An organic mulch around most popular vegetable crops will serve several purposes: prevent undesirable evaporation of precious moisture,
moderate soil temperatures for more consistent growth, discourage weeds, and provide valuable, till-in organic matter to build soil—giving it even greater ability to retain water and nutrients.
(You shouldn't mulch around hot peppers because they like it hot.)
Seaweed, collected from the shore, makes an excellent, natural mulch. (Gardeners fortunate enough to live near the ocean—where
seaweed is free for the taking—enjoy a distinct advantage: a ready supply of organic material, and the added bonus of micronutrients in abundance...exactly what
plants—and those who consume them—really need and like! The downside: possible odor—not a serious problem unless the garden were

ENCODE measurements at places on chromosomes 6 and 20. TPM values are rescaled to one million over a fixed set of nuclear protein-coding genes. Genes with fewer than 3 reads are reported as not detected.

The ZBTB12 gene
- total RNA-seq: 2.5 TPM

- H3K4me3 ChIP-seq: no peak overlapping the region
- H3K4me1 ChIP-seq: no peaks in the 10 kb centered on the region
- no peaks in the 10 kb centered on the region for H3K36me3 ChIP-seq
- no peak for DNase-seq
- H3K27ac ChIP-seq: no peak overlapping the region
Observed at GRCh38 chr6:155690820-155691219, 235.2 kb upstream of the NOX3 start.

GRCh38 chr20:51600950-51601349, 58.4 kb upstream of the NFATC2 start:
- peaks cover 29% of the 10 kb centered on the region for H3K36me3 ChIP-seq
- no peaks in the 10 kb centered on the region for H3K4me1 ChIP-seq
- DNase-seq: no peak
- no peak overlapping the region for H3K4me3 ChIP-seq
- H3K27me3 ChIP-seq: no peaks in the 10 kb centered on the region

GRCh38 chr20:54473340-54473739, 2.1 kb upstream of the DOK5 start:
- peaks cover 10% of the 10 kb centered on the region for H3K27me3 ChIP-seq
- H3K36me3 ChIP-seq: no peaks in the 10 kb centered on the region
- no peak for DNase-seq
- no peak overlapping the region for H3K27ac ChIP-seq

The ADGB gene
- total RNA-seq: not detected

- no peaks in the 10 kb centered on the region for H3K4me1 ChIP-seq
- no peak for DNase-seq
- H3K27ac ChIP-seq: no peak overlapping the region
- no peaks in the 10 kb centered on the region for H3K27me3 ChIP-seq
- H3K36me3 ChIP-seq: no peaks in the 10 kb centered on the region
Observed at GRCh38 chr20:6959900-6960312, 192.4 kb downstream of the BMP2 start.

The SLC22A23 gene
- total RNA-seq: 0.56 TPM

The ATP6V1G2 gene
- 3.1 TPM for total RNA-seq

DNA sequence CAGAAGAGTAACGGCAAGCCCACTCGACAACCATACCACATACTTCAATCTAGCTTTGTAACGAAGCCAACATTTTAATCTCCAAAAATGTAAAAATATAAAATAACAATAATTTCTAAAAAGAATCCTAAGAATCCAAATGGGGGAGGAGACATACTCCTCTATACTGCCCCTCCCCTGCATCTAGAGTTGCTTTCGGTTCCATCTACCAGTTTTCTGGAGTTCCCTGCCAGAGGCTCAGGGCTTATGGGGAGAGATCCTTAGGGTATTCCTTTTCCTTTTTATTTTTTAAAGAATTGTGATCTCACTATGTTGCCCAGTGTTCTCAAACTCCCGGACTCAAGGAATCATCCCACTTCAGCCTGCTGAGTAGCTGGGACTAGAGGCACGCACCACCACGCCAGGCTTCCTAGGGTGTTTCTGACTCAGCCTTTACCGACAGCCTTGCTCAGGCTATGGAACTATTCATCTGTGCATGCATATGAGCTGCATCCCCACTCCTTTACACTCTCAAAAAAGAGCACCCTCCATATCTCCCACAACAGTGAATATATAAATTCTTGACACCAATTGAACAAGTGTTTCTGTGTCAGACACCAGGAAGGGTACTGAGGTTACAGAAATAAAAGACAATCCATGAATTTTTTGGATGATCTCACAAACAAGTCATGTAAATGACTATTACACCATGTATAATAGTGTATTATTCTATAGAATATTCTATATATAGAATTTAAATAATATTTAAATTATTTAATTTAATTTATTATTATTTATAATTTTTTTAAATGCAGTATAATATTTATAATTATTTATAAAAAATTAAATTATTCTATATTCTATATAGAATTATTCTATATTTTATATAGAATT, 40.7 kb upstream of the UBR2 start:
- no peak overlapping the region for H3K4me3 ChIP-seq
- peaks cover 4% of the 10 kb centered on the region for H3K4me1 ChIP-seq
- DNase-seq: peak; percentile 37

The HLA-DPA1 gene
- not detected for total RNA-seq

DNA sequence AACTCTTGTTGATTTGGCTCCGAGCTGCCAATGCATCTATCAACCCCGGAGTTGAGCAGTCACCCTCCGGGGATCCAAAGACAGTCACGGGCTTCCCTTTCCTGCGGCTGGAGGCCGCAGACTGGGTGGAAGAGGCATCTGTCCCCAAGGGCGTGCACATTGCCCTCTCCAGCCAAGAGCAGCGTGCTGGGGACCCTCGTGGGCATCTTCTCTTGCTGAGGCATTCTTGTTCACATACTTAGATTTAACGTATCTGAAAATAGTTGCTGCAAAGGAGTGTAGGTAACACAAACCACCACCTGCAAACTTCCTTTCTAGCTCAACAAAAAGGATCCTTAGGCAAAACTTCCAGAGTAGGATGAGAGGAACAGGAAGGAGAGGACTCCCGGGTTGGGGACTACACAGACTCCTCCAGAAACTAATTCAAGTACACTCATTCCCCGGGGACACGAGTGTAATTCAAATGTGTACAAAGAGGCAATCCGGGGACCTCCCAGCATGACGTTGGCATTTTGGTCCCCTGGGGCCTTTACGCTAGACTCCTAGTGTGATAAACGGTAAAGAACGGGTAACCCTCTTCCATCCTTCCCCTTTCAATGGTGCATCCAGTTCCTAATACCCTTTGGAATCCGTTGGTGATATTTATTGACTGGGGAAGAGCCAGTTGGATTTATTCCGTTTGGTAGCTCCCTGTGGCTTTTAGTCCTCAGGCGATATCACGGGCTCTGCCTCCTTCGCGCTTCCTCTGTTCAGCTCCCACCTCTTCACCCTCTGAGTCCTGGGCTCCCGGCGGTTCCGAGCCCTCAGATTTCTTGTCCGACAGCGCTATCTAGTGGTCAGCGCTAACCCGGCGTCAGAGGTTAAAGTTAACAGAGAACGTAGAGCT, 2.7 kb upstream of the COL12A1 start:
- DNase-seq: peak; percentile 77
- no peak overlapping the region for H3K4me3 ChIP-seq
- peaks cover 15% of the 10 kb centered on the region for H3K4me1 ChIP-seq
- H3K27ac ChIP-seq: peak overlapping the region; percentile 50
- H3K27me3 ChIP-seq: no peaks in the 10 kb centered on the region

directly beneath your bedroom window.
Alternatively, poly mulches (also available at Johnny's) can be used instead of organic mulch. In my experience, however, they tend to
prevent absorption of water at the site of roots, because they shed natural precipitation. Placing water-conserving drip irrigation tubing
under the poly generally
solves that problem...but that implies a ready source of water, and careful maintenance/timing.
I once saw a nifty system utilizing a rain barrel filled by roof run-off, connected to a hose that then ran water several hundred feet
(down hill) to the vegetable garden. A shut-off at the garden end provided control. 55 gallons of water in the barrel, and another 10 or